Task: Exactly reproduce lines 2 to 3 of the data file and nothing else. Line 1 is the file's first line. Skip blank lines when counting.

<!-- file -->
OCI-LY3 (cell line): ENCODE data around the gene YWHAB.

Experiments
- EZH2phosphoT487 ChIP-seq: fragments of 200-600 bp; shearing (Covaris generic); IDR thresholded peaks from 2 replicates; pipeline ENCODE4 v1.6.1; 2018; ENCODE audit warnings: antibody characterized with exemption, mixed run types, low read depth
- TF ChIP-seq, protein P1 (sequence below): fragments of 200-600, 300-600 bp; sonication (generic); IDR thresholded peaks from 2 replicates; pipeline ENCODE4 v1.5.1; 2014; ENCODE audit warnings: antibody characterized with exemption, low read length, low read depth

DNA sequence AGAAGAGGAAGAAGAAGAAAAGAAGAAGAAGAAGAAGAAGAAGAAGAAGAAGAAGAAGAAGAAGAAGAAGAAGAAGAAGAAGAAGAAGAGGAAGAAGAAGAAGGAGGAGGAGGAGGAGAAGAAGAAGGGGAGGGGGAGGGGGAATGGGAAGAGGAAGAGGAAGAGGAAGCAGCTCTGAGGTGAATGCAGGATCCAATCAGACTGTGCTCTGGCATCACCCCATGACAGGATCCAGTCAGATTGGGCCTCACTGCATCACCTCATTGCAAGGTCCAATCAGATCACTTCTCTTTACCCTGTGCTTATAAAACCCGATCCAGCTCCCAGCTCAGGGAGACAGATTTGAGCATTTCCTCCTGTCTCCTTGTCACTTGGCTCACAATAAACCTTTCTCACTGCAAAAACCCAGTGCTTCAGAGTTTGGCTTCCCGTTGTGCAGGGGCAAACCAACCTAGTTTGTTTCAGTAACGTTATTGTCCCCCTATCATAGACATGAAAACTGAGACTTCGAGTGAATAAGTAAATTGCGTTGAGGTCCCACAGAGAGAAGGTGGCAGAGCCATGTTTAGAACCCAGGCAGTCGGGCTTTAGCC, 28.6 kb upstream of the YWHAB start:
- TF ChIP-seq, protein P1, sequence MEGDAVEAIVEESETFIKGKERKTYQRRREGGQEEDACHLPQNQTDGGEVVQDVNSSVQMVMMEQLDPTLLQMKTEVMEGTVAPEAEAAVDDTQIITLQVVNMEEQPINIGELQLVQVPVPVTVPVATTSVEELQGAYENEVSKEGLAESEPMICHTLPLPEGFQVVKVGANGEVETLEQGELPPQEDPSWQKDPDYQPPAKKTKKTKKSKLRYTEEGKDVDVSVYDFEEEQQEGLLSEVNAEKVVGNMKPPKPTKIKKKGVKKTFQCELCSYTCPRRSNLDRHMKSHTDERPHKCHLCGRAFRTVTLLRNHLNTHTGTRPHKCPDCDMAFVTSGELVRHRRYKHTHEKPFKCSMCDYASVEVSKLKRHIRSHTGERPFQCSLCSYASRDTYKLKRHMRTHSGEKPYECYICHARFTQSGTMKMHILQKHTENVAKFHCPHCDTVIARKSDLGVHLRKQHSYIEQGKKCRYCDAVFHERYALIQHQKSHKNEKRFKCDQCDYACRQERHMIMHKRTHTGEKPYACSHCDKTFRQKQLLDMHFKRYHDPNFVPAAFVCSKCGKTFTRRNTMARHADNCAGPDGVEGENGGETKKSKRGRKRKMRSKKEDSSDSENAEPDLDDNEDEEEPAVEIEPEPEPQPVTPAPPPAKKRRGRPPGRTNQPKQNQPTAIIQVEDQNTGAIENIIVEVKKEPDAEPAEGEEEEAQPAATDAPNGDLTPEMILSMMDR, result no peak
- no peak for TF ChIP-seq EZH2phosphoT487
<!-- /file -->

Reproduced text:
Experiments
- EZH2phosphoT487 ChIP-seq: fragments of 200-600 bp; shearing (Covaris generic); IDR thresholded peaks from 2 replicates; pipeline ENCODE4 v1.6.1; 2018; ENCODE audit warnings: antibody characterized with exemption, mixed run types, low read depth